If your customers sue your business for collecting their fingerprint data without following the applicable laws, will your insurance policy cover the costs? Policyholders and carriers have been in a legal war to answer this very question.
In an earlier article, I discussed the explosion in class action litigation for non-breach privacy violations stemming from the Illinois Biometric Information Privacy Act (BIPA). Since its enactment, the litigation landscape has been shifting.
What Is BIPA?
BIPA contains a private right of action with statutory damages that allows individuals or groups of individuals to sue companies directly when their privacy rights have been violated.
|Lawsuits can be filed by anyone whose biometric data is being collected in the form of an individual suit or class action. Failing to comply with BIPA can be costly, as the legal costs to defend the suits and the statutory damages arising from the violation add up.|
General Liability Insurers Deny BIPA-Related Coverage
Given the nature of BIPA claims, several different insurance policies — such as General Liability (GL), Cyber, and Employment Practices (EPL) — might appear to be a potential source of coverage. However, most claims were filed under GL policies, which have taken center stage.
With the onslaught of litigation, many GL insurers denied coverage and filed declaratory judgment actions seeking a declaration that they are not obligated to defend these suits for a variety of reasons.
While policy language varies, some key denial arguments are:
- BIPA claims are not “personal injuries,” as there is no “publication” of material violating any right of privacy.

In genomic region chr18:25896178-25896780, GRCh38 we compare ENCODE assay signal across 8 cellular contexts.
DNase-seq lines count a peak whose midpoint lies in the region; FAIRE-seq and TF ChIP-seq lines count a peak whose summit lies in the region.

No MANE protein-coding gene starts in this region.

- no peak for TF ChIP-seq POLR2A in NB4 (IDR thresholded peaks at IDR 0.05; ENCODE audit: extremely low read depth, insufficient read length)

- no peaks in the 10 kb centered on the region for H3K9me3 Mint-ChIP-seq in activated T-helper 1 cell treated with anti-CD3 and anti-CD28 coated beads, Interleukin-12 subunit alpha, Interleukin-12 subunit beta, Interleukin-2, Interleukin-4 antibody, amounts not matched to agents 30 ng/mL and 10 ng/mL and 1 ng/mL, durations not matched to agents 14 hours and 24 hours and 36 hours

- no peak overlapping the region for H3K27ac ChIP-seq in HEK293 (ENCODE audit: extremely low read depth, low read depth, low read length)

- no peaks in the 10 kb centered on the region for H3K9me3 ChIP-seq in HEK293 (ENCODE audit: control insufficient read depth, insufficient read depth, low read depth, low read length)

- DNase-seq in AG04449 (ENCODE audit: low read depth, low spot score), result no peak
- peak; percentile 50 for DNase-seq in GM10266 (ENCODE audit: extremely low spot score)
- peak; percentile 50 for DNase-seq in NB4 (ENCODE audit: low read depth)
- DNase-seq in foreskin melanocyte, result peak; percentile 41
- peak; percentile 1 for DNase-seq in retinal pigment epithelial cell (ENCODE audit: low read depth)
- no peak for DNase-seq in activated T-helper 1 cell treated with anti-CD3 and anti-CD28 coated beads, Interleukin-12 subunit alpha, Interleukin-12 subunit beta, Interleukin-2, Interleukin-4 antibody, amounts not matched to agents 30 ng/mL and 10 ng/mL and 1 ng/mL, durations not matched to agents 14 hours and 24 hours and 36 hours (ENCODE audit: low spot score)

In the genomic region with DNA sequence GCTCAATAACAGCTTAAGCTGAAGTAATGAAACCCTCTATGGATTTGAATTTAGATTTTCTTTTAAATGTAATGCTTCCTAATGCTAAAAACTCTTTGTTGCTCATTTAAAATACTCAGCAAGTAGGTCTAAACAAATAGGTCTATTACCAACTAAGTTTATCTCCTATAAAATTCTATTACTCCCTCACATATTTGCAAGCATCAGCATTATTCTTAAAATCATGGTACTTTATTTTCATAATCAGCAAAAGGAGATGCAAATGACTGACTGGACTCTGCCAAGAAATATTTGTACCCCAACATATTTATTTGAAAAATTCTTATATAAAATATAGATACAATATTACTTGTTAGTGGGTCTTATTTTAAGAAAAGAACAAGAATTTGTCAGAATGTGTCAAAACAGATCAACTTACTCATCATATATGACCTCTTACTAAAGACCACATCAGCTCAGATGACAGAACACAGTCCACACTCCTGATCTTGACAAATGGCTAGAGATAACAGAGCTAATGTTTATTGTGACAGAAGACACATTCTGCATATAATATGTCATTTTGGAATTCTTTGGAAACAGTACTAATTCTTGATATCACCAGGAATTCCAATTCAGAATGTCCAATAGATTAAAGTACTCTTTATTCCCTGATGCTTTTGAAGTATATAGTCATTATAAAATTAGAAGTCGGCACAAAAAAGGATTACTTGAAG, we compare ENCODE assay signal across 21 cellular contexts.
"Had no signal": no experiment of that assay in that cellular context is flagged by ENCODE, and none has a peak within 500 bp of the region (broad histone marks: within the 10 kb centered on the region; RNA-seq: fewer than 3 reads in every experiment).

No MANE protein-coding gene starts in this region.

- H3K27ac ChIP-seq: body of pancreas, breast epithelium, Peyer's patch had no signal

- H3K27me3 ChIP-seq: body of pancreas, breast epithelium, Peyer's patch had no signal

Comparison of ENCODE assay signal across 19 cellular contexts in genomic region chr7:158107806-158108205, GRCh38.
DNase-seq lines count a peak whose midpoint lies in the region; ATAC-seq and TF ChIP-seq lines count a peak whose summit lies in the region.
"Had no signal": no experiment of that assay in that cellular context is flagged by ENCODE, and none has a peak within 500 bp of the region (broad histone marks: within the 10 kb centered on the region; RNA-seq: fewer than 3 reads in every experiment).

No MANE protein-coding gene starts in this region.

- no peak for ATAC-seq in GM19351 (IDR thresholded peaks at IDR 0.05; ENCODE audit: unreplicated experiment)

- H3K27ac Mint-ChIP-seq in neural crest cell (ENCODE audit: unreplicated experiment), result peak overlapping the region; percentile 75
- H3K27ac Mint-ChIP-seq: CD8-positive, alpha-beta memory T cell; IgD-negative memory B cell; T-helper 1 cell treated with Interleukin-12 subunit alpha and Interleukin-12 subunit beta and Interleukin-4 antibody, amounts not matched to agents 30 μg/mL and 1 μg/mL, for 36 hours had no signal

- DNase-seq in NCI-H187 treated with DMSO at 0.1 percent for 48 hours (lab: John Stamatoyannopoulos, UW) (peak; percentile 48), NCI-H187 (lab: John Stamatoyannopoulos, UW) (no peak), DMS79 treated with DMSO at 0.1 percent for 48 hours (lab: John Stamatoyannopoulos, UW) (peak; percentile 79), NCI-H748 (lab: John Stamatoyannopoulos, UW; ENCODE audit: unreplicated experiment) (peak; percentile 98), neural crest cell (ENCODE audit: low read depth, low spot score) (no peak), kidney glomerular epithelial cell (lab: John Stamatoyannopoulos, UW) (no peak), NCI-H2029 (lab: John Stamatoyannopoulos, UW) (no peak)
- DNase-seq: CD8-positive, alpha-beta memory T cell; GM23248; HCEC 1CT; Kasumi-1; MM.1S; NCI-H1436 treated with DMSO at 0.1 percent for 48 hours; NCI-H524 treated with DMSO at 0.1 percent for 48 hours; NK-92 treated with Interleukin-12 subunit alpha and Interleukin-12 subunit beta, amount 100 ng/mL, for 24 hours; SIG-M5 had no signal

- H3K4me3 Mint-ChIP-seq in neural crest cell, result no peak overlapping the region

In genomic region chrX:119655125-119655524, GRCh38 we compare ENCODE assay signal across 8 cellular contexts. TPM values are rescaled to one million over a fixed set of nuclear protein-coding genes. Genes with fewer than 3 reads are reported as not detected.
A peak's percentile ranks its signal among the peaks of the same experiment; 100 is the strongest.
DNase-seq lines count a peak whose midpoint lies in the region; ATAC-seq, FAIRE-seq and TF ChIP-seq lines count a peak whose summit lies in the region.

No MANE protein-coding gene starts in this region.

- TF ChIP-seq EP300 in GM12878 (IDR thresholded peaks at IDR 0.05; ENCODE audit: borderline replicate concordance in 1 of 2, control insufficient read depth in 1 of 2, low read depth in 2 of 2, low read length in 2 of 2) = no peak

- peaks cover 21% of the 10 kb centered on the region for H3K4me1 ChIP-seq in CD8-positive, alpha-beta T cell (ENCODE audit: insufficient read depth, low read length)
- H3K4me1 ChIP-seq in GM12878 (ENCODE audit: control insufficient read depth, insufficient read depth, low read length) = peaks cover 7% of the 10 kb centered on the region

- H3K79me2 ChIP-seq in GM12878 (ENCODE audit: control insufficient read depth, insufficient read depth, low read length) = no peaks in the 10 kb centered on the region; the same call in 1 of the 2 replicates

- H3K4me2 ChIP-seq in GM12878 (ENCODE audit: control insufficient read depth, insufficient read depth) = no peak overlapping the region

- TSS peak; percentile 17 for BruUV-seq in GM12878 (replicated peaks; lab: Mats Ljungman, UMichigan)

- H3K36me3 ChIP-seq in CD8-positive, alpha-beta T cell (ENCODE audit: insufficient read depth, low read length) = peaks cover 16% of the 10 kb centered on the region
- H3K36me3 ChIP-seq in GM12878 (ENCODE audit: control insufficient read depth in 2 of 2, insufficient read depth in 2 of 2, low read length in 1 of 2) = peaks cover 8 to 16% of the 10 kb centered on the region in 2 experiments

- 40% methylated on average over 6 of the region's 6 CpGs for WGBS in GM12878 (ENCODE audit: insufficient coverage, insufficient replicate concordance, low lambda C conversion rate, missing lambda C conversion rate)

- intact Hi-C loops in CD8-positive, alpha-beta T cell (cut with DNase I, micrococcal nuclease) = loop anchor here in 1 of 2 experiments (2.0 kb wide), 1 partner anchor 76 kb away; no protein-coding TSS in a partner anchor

- BIPA is a statutory scheme that falls within the statutory exclusion of the GL policy.
- The employment-related practices exclusion is applicable.
- Other cyber and data disclosure exclusions apply.
The West Bend Case: A Favorable Decision for Policyholders
Policyholders and carriers continued to fight legal wars relating to GL coverage for BIPA lawsuits, and most GL claims were denied. However, in May 2021, the Illinois Supreme Court issued a favorable decision to the policyholder in the West Bend Mutual Insurance v. Krishna Schaumburg Tan, Inc. case.
In the underlying case, customers filed a class action lawsuit against Krishna Schaumburg Tan, Inc., an Illinois-based tanning salon, alleging non-compliance with BIPA for collecting customer’s fingerprints without getting a written release, obtaining consent, and/or posting the necessary publicly available information, which is in violation of BIPA. It was also alleged that the salon disclosed customer information to another outside vendor. The salon then tendered the lawsuit to its GL carrier, West Bend Mutual Insurance Company.
West Bend’s Arguments & the Court’s Ruling
West Bend argued that there was no coverage, as the lawsuit did not allege a “publication of material that violates a person’s right of privacy.” Additionally, West Bend argued that the policy also contained a statutory exclusion, which precluded coverage. West Bend filed a declaratory action, asking the court to declare that there was no coverage for the lawsuit. The case made its way to the Illinois Supreme Court, where the court rejected several defenses raised and ultimately held that the carrier had a duty to defend the BIPA claim.